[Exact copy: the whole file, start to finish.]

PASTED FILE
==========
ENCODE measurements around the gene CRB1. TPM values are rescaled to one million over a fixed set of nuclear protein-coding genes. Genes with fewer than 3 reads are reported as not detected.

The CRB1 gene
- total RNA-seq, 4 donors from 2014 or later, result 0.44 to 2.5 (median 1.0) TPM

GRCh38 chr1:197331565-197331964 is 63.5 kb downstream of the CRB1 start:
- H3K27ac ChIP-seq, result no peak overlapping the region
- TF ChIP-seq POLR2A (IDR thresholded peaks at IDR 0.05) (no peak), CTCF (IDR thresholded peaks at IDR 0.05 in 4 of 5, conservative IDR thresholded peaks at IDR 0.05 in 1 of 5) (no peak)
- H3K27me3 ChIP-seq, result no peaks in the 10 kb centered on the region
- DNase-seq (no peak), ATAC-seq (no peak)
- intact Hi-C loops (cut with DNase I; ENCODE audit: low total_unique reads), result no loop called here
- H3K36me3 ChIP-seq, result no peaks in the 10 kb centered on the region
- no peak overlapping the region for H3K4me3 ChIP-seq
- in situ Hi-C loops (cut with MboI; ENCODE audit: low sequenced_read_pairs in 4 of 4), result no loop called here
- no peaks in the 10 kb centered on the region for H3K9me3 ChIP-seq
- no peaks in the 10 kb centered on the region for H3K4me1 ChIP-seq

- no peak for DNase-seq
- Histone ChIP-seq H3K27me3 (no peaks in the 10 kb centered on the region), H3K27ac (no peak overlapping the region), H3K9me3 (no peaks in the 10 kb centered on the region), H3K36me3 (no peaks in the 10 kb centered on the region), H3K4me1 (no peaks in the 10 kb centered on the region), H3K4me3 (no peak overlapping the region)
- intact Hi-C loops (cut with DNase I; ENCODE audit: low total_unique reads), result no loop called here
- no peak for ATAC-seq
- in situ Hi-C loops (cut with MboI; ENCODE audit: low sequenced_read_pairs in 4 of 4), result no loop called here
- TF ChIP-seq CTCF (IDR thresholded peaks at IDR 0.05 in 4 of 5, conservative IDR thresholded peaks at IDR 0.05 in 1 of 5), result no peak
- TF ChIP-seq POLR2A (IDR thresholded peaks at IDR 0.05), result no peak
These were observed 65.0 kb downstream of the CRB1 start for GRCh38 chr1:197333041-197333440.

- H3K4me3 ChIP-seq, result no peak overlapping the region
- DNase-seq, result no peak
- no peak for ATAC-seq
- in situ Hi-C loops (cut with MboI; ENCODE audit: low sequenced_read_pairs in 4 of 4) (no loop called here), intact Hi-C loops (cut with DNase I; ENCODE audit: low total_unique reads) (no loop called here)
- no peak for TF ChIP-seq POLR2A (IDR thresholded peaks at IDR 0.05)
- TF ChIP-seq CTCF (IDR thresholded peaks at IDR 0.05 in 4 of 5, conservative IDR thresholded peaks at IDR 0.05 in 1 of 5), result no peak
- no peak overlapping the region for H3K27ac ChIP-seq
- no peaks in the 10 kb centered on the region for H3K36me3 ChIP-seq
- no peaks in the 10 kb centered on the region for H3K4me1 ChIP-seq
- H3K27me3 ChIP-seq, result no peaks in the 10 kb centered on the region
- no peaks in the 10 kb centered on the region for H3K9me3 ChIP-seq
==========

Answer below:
ENCODE measurements around the gene CRB1. TPM values are rescaled to one million over a fixed set of nuclear protein-coding genes. Genes with fewer than 3 reads are reported as not detected.

The CRB1 gene
- total RNA-seq, 4 donors from 2014 or later, result 0.44 to 2.5 (median 1.0) TPM

GRCh38 chr1:197331565-197331964 is 63.5 kb downstream of the CRB1 start:
- H3K27ac ChIP-seq, result no peak overlapping the region
- TF ChIP-seq POLR2A (IDR thresholded peaks at IDR 0.05) (no peak), CTCF (IDR thresholded peaks at IDR 0.05 in 4 of 5, conservative IDR thresholded peaks at IDR 0.05 in 1 of 5) (no peak)
- H3K27me3 ChIP-seq, result no peaks in the 10 kb centered on the region
- DNase-seq (no peak), ATAC-seq (no peak)
- intact Hi-C loops (cut with DNase I; ENCODE audit: low total_unique reads), result no loop called here
- H3K36me3 ChIP-seq, result no peaks in the 10 kb centered on the region
- no peak overlapping the region for H3K4me3 ChIP-seq
- in situ Hi-C loops (cut with MboI; ENCODE audit: low sequenced_read_pairs in 4 of 4), result no loop called here
- no peaks in the 10 kb centered on the region for H3K9me3 ChIP-seq
- no peaks in the 10 kb centered on the region for H3K4me1 ChIP-seq

- no peak for DNase-seq
- Histone ChIP-seq H3K27me3 (no peaks in the 10 kb centered on the region), H3K27ac (no peak overlapping the region), H3K9me3 (no peaks in the 10 kb centered on the region), H3K36me3 (no peaks in the 10 kb centered on the region), H3K4me1 (no peaks in the 10 kb centered on the region), H3K4me3 (no peak overlapping the region)
- intact Hi-C loops (cut with DNase I; ENCODE audit: low total_unique reads), result no loop called here
- no peak for ATAC-seq
- in situ Hi-C loops (cut with MboI; ENCODE audit: low sequenced_read_pairs in 4 of 4), result no loop called here
- TF ChIP-seq CTCF (IDR thresholded peaks at IDR 0.05 in 4 of 5, conservative IDR thresholded peaks at IDR 0.05 in 1 of 5), result no peak
- TF ChIP-seq POLR2A (IDR thresholded peaks at IDR 0.05), result no peak
These were observed 65.0 kb downstream of the CRB1 start for GRCh38 chr1:197333041-197333440.

- H3K4me3 ChIP-seq, result no peak overlapping the region
- DNase-seq, result no peak
- no peak for ATAC-seq
- in situ Hi-C loops (cut with MboI; ENCODE audit: low sequenced_read_pairs in 4 of 4) (no loop called here), intact Hi-C loops (cut with DNase I; ENCODE audit: low total_unique reads) (no loop called here)
- no peak for TF ChIP-seq POLR2A (IDR thresholded peaks at IDR 0.05)
- TF ChIP-seq CTCF (IDR thresholded peaks at IDR 0.05 in 4 of 5, conservative IDR thresholded peaks at IDR 0.05 in 1 of 5), result no peak
- no peak overlapping the region for H3K27ac ChIP-seq
- no peaks in the 10 kb centered on the region for H3K36me3 ChIP-seq
- no peaks in the 10 kb centered on the region for H3K4me1 ChIP-seq
- H3K27me3 ChIP-seq, result no peaks in the 10 kb centered on the region
- no peaks in the 10 kb centered on the region for H3K9me3 ChIP-seq